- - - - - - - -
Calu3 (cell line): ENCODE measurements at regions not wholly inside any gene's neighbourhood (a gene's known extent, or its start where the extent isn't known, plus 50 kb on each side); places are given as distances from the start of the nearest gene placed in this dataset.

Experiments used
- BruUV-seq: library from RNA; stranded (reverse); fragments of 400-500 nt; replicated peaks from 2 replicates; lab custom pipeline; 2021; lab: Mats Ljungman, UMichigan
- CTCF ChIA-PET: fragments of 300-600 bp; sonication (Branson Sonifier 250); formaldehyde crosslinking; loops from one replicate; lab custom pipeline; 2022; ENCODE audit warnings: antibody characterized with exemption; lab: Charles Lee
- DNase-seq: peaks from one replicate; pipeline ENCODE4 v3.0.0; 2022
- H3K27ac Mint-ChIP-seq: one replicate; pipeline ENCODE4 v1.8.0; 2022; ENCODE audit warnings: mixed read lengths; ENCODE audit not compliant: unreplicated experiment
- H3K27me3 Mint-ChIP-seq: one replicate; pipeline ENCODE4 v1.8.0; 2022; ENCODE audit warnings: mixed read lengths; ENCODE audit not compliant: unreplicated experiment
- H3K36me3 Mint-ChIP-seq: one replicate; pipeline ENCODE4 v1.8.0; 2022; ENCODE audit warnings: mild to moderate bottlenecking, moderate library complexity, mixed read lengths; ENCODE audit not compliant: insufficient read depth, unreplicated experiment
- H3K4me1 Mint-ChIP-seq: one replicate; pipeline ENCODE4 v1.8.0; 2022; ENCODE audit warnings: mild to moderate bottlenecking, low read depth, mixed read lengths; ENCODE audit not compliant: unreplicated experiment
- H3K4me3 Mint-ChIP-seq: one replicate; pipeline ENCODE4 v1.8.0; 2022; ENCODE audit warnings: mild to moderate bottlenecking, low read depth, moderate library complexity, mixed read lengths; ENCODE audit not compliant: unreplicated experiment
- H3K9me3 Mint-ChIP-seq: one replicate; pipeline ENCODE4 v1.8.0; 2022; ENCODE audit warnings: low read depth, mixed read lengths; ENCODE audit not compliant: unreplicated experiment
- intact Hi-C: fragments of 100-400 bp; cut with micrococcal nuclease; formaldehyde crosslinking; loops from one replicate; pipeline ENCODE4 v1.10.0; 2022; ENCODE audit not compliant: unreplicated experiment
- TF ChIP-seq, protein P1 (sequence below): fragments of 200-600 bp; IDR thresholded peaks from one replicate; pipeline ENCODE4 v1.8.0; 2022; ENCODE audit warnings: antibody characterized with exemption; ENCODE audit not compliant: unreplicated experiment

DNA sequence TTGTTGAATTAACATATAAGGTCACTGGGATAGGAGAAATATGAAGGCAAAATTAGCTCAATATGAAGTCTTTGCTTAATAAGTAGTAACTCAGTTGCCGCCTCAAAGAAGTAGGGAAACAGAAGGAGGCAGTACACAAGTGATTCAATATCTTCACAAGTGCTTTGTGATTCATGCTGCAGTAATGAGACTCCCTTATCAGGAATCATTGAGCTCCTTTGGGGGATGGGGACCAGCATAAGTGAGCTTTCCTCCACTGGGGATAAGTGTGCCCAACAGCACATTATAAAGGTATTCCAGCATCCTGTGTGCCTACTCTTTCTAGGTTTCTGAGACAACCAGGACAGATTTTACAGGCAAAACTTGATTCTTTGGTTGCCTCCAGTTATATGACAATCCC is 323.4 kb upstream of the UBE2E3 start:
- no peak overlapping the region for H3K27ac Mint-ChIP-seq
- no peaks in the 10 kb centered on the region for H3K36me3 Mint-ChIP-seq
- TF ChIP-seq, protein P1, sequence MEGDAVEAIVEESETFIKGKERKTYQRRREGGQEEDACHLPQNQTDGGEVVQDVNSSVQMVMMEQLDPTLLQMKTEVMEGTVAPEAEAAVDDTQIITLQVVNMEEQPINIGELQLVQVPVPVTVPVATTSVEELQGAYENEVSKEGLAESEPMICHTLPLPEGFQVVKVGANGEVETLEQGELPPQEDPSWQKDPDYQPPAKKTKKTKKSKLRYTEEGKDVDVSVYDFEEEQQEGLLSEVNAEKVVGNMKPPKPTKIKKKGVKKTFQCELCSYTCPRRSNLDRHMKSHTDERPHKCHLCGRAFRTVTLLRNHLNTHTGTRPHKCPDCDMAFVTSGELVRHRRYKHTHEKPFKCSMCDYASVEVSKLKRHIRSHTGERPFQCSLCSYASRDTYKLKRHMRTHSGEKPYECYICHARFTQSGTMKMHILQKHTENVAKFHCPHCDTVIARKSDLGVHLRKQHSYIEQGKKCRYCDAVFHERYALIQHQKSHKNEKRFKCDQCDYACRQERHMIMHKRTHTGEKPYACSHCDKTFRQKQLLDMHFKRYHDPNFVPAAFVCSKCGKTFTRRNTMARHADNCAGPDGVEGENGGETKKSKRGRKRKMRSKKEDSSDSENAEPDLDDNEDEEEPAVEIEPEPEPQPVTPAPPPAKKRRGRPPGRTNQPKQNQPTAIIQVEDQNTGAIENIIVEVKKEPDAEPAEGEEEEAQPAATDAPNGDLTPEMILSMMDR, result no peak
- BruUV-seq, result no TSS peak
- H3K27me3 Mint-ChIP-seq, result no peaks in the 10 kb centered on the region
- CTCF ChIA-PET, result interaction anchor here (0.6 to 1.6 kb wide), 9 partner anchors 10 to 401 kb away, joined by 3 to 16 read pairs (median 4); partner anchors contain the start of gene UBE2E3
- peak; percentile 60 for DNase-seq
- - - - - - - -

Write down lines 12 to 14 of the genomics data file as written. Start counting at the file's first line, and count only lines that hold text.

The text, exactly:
- intact Hi-C: fragments of 100-400 bp; cut with micrococcal nuclease; formaldehyde crosslinking; loops from one replicate; pipeline ENCODE4 v1.10.0; 2022; ENCODE audit not compliant: unreplicated experiment
- TF ChIP-seq, protein P1 (sequence below): fragments of 200-600 bp; IDR thresholded peaks from one replicate; pipeline ENCODE4 v1.8.0; 2022; ENCODE audit warnings: antibody characterized with exemption; ENCODE audit not compliant: unreplicated experiment

DNA sequence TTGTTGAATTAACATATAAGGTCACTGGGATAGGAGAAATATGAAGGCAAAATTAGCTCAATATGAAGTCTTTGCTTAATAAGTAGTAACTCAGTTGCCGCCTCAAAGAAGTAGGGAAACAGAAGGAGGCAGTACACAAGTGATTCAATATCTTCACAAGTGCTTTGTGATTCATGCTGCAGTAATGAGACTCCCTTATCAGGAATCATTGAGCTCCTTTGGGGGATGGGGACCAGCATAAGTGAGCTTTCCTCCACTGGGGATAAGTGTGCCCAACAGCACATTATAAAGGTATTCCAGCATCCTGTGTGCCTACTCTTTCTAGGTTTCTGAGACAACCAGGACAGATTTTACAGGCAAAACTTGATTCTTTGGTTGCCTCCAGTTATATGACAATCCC is 323.4 kb upstream of the UBE2E3 start: